Your medications might change as a result of your hospitalization, and you might have portable oxygen ordered for home use. If you were already using portable oxygen, you might have the level or delivery method adjusted.

Having a COPD action plan
A COPD action plan is a personal plan you make with your doctor to manage your COPD. Your plan will include:

how to take your medication
when to take your medication
how to track your good days
what symptoms to look out for
when to contact your doctor
when to get emergency care

Additionally, a plan can help you set and manage COPD goals such as:

getting vaccines
quitting smoking
eating healthy
getting active
A COPD action plan is a great way to take control of your COPD. You can see the American Lung Association’s COPD Action Plan template here. Other associations and countries have their own versions, but all COPD action plans contain the same basic elements.

Symptoms of a COPD exacerbation
Doctors define a COPD exacerbation as a worsening of symptoms that leads to a necessary change in treatment.

It’s common to see an increase in some COPD symptoms before an exacerbation occurs. These symptoms often include:

fatigue that lasts for more than 1 day
trouble sleeping
coughing up mucus that is different in colour, thickness, or amount than usual
coughing or wheezing more than usual
shortness of breath that is more than what is usual for you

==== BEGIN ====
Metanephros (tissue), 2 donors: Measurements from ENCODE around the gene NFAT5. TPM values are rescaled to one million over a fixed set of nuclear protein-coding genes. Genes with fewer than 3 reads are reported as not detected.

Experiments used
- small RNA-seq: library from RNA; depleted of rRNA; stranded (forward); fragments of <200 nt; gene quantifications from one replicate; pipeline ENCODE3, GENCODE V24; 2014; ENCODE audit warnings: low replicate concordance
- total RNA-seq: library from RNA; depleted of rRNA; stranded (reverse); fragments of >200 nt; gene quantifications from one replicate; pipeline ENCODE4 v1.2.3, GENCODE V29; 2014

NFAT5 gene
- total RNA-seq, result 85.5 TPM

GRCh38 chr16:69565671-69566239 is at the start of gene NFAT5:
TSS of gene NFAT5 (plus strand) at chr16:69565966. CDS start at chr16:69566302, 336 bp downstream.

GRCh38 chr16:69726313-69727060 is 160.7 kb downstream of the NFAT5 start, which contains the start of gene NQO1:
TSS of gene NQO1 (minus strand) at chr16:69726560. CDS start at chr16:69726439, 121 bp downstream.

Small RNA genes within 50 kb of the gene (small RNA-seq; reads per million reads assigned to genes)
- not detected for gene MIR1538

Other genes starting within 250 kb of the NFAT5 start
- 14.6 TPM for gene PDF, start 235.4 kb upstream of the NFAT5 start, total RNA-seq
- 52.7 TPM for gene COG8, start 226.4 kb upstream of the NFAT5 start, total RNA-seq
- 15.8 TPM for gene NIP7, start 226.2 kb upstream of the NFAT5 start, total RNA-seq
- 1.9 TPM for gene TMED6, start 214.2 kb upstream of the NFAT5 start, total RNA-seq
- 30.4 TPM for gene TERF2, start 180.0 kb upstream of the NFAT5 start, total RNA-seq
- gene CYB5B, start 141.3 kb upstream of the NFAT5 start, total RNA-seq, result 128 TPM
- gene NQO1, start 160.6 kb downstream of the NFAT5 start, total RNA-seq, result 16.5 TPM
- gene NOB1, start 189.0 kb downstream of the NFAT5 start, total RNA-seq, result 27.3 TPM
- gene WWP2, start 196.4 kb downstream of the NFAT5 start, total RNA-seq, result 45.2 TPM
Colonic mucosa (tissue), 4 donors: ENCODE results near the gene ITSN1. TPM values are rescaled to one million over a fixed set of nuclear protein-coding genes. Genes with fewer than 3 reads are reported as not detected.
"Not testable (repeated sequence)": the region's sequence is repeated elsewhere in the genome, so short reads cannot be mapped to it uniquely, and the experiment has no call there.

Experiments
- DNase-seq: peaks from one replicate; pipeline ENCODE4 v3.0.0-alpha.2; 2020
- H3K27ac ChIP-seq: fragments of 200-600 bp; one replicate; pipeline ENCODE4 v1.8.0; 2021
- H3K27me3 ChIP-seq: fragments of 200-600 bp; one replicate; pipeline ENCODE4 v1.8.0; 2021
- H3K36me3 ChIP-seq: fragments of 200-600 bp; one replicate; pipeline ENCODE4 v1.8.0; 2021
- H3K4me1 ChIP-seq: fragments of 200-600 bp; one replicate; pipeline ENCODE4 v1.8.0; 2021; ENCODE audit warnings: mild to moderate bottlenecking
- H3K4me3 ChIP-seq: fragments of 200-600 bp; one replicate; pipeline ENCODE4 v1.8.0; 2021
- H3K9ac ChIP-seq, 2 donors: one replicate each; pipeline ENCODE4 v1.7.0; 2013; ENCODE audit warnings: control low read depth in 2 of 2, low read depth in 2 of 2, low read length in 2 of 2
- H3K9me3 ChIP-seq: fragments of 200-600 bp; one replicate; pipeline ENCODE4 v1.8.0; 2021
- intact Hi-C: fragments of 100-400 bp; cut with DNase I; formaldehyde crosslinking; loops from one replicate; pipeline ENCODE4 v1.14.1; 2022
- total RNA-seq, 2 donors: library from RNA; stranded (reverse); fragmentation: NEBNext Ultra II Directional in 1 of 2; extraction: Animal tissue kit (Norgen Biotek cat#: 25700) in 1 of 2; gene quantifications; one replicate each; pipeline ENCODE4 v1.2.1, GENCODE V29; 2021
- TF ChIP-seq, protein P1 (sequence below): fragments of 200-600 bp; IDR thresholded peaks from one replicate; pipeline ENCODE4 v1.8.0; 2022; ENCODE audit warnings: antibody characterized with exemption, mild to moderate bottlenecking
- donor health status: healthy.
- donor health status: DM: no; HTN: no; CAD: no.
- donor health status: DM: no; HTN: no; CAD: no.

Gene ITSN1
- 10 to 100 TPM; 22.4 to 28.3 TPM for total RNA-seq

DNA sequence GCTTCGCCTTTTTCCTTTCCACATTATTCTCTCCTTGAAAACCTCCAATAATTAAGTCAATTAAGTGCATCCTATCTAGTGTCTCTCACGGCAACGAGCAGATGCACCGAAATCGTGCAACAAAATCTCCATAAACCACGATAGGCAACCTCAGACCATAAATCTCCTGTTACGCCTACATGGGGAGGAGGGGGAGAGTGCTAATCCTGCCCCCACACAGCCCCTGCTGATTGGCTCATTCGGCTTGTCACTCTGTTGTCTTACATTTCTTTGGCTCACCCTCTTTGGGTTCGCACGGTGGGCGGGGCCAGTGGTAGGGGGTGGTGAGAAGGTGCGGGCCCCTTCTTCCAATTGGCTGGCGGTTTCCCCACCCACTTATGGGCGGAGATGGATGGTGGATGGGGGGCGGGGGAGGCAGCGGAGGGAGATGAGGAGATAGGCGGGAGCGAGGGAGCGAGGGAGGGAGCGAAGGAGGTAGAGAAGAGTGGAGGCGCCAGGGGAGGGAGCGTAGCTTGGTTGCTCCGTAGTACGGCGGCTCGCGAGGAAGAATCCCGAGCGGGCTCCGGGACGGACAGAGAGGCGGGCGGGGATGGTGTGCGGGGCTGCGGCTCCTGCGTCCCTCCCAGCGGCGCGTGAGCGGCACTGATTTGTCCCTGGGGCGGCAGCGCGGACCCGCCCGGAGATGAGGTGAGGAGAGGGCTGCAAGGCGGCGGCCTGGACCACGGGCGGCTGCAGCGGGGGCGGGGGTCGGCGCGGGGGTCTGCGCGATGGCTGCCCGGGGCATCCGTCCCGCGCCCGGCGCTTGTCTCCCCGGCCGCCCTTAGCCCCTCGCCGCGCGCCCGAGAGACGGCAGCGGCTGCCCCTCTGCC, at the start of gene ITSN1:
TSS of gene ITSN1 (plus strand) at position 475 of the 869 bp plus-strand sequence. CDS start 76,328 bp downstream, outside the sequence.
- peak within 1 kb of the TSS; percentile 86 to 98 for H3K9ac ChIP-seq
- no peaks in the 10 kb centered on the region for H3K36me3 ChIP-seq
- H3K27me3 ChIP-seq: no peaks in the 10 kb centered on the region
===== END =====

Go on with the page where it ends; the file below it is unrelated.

swelling in your legs or ankles
needing to use more supplementary oxygen than what is usual for you

What can I do to prevent an exacerbation?
A COPD exacerbation is often a medical emergency, and it can harm your lung function. Fortunately, you can take steps to lower your risk of an exacerbation.

Take your COPD medications as prescribed by your doctor.
Stay on your COPD treatment plan.
Avoid things that trigger your COPD.
Quit smoking, if you smoke.
Maintain a moderate weight.
Practice breathing exercises and stress reduction techniques.
Get a flu vaccine.
Ask your doctor if you need a pneumonia vaccine.
Talk with your doctor about additional treatment options if you’re still experiencing COPD symptoms.

Takeaway
A COPD exacerbation can intensify as your COPD progresses. You might need medical treatment to resolve the exacerbation.

COPD emergencies require hospitalization. If you notice warning signs of an emergency, it’s important to get to an emergency department right away. A hospital stay will help open your airways and make it easier to breathe.

The PeopleWith™ app is one of the best ways to manage your COPD. You and your doctor can work together to develop your plan. It can help you with:

keeping track of your treatments
monitoring your symptoms
meeting goals
lowering the risk of exacerbation
knowing when to contact your doctor or go to the hospital

Download the PeopleWith™ app
Appstore: https://tinyurl.com/PeopleWithAppStore
Android: https://tinyurl.com/PeopleWithAndroid